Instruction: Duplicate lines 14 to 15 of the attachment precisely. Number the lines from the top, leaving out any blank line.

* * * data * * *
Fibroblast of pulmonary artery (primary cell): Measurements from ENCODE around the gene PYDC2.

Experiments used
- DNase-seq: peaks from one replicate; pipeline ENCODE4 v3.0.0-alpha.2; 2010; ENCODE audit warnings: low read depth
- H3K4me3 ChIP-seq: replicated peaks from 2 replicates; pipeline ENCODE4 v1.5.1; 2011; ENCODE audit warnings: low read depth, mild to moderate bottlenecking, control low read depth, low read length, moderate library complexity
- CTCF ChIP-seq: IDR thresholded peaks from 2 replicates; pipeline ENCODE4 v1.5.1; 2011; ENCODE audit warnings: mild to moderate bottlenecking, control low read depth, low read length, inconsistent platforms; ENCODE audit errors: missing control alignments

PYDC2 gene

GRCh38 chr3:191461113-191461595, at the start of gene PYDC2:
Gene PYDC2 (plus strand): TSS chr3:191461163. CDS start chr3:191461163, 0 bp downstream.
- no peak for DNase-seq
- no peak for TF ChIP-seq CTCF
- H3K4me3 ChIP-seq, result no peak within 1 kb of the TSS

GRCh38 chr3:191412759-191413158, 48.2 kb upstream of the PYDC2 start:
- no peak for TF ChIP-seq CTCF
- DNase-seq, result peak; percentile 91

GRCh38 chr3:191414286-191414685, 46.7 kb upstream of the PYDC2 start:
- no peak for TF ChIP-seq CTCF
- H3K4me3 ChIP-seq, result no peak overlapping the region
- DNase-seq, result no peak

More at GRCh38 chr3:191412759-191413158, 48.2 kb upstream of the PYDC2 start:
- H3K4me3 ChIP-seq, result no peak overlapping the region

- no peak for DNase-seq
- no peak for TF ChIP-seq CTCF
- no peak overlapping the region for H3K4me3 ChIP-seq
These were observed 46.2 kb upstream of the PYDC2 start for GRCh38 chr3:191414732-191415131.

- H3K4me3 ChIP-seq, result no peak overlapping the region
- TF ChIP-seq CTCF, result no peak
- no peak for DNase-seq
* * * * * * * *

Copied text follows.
- DNase-seq, result peak; percentile 91

GRCh38 chr3:191414286-191414685, 46.7 kb upstream of the PYDC2 start: